Ethnography is a qualitative research design in which the unit of analysis is typically greater than 20 participants and focuses on an “entire culture-sharing group.” (Harris, 1968). In this approach, the “research describes and interprets the shared and learned patterns of values, behaviors, beliefs, and language” of the group. The method involves extended observations through “participant observation, in which the researcher is immersed in the day-to-day lives of the people and observes and interviews the group participants.” (p. 90).

Creswell notes that there is a lack of orthodoxy in ethnographic research with many pluralistic approaches. He lists a number of other researchers (p.91) but states that he draws on Fetterman’s (2009) and Wolcott’s (2008a) approaches in this text.

Some defining features of ethnographic research are listed on pages 91 and 92. They include that: it “focuses on developing a complex, complete description of the culture of a group, a culture-sharing group;” that ethnography however “is not the study of a culture, but a study of the social behaviors of an identifiable group of people;” that the group “has been intact and interacting for long enough to develop discernable working patterns,” and that ethnographers start with a theory drawn from “cognitive science to understand belief and ideas” or materialist theories (Marxism, acculturation, innovation, etc.)

Some types of ethnographies include “confessional ethnography, life history, autoethnography, feminist ethnography, visual ethnography,”etc., however, Creswell emphasizes two popular forms. The first is the realist ethnography-used by cultural anthropologists, it is “an objective account of a situation, typically written in the third-person point of view and reporting objectively on the information learned from participants.” (p. 93). The second is the critical ethnography in which the author advocates for groups marginalized in society (Thomas, 1993). This type of research is typically conducted by “politically minded individuals who seek through their research, to speak out against inequality and domination” (Carspecken & Apple, 1992). (p. 94).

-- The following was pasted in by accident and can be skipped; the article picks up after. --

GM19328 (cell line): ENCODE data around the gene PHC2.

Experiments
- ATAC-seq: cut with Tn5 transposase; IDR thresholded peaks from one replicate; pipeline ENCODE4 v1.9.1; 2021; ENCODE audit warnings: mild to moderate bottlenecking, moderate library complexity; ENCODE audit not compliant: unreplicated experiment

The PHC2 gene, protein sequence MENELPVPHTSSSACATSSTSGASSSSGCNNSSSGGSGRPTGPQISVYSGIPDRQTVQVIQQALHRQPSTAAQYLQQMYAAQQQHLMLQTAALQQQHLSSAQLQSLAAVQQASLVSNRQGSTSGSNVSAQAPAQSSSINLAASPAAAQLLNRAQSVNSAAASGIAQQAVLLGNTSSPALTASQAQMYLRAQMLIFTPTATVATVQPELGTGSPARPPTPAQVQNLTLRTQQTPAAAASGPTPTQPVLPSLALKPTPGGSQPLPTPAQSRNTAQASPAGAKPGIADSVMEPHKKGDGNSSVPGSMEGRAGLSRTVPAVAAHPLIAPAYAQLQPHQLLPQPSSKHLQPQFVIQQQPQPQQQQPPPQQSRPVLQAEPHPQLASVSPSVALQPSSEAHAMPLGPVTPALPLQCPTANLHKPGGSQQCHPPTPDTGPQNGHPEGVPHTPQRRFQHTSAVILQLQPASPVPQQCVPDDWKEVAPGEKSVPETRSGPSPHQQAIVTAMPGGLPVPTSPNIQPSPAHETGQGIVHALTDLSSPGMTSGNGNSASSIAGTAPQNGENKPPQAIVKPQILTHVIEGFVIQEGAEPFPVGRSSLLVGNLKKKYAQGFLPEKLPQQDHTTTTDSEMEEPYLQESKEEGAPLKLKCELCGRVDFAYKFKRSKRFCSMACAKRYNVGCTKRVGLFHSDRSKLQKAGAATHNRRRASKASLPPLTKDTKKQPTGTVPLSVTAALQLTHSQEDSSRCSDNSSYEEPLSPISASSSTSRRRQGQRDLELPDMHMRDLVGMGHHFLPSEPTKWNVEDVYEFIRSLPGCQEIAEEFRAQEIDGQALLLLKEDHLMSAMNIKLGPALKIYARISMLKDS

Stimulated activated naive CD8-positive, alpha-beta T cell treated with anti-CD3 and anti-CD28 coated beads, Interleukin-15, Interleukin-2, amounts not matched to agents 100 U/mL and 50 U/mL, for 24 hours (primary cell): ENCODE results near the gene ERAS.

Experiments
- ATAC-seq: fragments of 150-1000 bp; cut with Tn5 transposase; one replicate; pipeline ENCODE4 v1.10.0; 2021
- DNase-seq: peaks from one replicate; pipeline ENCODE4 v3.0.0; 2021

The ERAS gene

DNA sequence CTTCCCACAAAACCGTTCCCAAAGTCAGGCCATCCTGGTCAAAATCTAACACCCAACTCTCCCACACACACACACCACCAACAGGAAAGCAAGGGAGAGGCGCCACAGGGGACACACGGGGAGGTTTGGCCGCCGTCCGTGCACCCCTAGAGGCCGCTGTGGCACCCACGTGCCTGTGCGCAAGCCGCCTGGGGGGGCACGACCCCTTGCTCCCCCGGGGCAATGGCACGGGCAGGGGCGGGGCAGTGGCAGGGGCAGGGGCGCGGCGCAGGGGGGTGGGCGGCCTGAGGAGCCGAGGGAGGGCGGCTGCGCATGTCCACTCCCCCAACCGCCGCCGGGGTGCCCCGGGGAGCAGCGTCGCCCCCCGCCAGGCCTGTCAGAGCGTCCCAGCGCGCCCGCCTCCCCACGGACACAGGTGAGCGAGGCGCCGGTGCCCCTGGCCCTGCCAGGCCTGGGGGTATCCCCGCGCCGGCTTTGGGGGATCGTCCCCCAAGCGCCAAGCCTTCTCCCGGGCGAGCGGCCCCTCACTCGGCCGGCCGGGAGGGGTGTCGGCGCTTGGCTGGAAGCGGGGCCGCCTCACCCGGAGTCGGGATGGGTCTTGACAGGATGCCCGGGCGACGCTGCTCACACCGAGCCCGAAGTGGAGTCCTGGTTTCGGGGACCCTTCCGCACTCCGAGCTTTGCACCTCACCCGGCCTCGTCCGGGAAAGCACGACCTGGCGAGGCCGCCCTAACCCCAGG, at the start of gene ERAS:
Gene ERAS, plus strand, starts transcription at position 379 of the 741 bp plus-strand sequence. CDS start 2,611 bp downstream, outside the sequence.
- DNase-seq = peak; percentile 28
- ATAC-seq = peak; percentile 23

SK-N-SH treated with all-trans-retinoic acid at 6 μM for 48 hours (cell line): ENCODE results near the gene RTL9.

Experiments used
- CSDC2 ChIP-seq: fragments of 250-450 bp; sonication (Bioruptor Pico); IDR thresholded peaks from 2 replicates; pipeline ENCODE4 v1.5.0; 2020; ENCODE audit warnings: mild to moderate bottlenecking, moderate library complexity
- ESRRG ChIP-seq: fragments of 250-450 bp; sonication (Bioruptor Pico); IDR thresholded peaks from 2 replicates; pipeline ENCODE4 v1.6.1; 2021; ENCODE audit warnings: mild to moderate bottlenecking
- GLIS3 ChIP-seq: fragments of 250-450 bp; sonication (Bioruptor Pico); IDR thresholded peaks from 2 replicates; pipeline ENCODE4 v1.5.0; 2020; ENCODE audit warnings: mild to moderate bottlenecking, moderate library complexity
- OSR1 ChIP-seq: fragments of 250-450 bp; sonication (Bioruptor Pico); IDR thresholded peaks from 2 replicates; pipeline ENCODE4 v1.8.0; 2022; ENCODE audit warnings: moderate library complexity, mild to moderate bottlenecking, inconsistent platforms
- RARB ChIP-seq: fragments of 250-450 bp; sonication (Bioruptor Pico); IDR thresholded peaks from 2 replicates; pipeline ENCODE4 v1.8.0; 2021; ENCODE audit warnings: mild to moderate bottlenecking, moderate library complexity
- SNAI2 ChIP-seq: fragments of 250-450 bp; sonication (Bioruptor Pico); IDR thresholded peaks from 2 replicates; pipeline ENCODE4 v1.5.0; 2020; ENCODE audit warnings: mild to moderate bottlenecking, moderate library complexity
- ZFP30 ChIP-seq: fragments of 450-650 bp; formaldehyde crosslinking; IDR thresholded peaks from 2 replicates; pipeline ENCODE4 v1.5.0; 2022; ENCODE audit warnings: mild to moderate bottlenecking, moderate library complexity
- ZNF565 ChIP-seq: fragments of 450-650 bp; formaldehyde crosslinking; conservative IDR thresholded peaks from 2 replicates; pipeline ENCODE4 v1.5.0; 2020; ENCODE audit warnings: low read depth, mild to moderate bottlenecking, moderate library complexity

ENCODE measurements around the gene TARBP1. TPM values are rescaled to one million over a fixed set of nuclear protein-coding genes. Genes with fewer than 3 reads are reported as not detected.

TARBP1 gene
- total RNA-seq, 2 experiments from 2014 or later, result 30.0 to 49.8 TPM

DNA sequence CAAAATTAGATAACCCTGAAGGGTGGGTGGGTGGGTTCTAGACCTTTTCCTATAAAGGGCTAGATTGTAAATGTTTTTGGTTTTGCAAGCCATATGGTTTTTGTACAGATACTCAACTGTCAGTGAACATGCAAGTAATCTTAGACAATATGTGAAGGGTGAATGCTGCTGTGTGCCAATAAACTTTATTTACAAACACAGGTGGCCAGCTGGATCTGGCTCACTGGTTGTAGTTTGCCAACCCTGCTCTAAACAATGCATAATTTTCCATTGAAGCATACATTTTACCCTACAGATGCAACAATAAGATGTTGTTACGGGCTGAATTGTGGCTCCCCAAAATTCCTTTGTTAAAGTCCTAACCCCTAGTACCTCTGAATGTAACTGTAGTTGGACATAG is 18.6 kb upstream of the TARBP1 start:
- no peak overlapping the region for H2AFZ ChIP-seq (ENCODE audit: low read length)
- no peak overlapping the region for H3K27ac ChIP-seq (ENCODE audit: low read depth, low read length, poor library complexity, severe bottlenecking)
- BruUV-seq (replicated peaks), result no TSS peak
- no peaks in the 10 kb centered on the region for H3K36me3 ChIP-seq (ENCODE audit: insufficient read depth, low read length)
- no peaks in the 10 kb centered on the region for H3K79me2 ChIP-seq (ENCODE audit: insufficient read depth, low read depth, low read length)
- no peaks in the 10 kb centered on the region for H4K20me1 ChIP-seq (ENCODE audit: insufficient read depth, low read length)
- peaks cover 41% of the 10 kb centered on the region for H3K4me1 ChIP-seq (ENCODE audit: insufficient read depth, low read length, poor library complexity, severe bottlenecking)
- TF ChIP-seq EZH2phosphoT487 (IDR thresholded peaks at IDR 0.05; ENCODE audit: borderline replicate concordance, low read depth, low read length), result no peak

The procedures for conducting an ethnography are listed on p. 94-96. One key element in these procedures is the gathering of information where the group works or lives through fieldwork (Wolcott, 2008a); and respecting the daily lives of these individuals at the site of study. Some key challenges in this type of research are that one must have an “understanding of cultural anthropology, the meaning of a social-cultural system, and the concepts typically explored by those studying cultures. Also, data collection requires a lot of time on the field. (p. 96)


In case study research, defined as the “the study of a case within a real-life contemporary context or setting” Creswell takes the perspective that such research “is a methodology: a type of design in qualitative research that may be an object of study, as well as a product of inquiry.” Further, case studies have bounded systems, are detailed and use multiple sources of information (p. 97). Creswell references the work of Stake (1995) and Yin (2009) because of their systematic handling of the subject.

The author draws attention to several features of the case study approach, but emphasizes a critical element “is to define a case that can be bounded or described within certain parameters, such as a specific place and time.” Other components of the research method include its intent-which may take the form of intrinsic case study or instrumental case study (p. 98); its reliance on in-depth understanding; and its utilization of case descriptions, themes or specific situations. Finally, researchers typically conclude case studies with “assertions” from their learning (p. 99).